Underpinning with Chemical Grout

by W. C. Pete Parish, Geotechnical Coordinator; Pittsburgh LRT Project,
Wallace Hayward Baker, Pres.; Hayward Baker Co., Odenton, Md.,
Robert M. Rubright, Sr. Proj. Mgr.; Hayward Baker Co., Odenton, Md.,

Serial Information: Civil Engineering—ASCE, 1983, Vol. 53, Issue 8, Pg. 42-45

Document Type: Feature article


During construction of Pittsburgh's new subway, it became necessary to protect the foundations of six downtown buildings. A detailed study of building foundation support options by the designers resulted in the largest chemical grout underpinning job ever performed in the United States. The grouting contractor injected more than 1 million gallons of grout, transforming the noncohesive sand and gravel subsurface into a cohesive sandstone-like material. The grouting in effect extended the building foundations into the subgrade. This article documents the design options and how grouting was ultimately selected; contractual considerations; injection techniques; and the design of a customized excavation support system.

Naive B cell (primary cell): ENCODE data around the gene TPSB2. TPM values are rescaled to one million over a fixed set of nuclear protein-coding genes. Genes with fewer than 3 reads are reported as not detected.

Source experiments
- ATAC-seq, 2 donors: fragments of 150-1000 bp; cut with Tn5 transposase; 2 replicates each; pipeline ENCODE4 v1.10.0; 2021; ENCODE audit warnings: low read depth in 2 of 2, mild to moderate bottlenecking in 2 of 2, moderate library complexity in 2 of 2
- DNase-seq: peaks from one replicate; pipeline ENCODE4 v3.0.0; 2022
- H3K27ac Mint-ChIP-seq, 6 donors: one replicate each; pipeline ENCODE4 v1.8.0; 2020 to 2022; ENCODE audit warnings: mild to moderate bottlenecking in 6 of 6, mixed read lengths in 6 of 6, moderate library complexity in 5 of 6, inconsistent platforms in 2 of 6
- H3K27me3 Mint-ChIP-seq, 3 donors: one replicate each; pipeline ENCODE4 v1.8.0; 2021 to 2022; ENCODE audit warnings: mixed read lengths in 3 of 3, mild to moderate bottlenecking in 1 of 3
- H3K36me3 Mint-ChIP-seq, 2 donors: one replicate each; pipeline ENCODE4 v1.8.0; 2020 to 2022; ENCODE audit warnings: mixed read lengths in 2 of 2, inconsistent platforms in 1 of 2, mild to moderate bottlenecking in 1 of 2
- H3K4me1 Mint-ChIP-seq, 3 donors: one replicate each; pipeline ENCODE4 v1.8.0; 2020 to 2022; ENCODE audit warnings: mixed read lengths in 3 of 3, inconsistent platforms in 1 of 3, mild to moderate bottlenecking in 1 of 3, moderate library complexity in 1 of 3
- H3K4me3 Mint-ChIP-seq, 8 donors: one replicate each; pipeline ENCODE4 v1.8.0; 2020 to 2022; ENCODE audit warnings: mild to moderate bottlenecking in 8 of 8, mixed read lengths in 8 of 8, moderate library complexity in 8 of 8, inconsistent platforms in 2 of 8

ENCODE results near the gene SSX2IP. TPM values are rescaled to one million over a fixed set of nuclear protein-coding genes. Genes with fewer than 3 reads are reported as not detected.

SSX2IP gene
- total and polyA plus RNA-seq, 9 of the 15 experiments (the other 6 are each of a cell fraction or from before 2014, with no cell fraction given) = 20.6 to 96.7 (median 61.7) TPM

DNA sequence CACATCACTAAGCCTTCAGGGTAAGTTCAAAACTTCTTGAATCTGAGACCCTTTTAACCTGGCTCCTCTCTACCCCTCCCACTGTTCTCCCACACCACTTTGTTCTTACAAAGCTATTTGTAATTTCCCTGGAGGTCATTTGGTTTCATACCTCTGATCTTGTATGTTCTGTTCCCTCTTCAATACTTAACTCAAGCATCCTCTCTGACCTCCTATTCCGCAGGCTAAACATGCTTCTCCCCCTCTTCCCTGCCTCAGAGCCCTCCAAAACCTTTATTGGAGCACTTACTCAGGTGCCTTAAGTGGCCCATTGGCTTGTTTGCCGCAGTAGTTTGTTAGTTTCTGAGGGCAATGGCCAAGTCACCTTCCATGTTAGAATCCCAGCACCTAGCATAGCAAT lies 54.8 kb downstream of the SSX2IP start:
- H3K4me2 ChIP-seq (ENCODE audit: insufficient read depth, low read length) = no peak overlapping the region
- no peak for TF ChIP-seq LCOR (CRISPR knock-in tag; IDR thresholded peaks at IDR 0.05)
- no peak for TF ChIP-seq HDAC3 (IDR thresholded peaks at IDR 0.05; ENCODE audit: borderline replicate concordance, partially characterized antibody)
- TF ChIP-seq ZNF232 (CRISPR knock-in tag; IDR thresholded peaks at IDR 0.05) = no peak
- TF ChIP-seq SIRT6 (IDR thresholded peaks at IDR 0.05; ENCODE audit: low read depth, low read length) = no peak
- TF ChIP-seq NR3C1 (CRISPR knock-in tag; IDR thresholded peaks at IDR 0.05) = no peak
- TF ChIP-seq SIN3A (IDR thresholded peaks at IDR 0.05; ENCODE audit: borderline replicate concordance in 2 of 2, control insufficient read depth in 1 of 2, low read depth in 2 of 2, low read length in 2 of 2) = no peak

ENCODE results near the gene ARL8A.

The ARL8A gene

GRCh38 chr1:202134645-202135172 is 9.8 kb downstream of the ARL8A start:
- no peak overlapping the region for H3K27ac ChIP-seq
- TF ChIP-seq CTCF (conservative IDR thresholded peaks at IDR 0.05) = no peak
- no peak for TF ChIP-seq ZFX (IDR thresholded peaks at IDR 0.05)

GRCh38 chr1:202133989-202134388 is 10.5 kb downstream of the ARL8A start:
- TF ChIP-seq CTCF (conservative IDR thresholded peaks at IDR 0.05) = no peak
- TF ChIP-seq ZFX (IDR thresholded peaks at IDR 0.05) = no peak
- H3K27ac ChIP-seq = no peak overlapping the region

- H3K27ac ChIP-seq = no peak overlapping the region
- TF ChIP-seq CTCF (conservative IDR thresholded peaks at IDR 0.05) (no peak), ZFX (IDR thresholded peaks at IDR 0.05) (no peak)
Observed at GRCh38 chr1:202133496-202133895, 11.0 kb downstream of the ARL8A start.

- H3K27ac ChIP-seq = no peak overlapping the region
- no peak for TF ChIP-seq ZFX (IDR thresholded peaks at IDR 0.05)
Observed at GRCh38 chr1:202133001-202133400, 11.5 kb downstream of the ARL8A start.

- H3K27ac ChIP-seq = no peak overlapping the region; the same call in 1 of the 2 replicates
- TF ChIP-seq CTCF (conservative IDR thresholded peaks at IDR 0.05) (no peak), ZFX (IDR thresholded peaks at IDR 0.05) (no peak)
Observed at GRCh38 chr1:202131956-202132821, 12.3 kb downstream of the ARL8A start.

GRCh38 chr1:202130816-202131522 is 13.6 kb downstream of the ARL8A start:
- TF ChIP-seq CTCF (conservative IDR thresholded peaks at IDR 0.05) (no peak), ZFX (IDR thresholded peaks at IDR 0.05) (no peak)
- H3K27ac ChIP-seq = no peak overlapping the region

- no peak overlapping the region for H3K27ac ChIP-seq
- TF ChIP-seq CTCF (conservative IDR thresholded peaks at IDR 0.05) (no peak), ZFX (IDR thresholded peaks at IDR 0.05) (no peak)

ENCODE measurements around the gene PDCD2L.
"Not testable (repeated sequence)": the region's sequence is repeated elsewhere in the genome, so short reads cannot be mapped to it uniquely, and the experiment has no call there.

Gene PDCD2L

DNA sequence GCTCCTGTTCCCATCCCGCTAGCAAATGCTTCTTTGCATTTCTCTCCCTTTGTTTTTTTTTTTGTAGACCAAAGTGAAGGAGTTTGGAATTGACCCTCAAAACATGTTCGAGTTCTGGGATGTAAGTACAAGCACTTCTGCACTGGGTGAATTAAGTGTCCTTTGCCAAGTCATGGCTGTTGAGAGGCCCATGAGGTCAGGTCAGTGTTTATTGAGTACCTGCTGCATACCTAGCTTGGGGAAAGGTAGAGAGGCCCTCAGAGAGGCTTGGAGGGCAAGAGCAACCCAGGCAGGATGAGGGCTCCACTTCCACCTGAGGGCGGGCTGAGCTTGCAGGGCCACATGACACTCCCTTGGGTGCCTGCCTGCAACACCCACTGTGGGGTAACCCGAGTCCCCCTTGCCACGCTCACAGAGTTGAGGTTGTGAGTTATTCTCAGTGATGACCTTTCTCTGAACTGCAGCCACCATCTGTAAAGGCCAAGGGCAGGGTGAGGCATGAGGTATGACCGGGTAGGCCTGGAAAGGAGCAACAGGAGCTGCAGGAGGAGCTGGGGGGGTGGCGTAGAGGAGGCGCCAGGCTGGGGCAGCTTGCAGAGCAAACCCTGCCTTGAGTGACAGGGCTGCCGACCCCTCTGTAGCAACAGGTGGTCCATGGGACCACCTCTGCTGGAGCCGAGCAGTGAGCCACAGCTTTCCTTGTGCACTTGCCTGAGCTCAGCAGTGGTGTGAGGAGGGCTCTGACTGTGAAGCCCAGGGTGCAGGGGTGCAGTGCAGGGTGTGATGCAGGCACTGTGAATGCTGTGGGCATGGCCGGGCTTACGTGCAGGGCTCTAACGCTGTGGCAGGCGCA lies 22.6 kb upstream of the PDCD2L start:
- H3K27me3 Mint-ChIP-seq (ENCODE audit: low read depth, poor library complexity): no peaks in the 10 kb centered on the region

Subject Headings: Chemical grouting | Building design | Foundation design | Underpinning | Subways | Business districts | Personnel management | Contractors and subcontractors | United States

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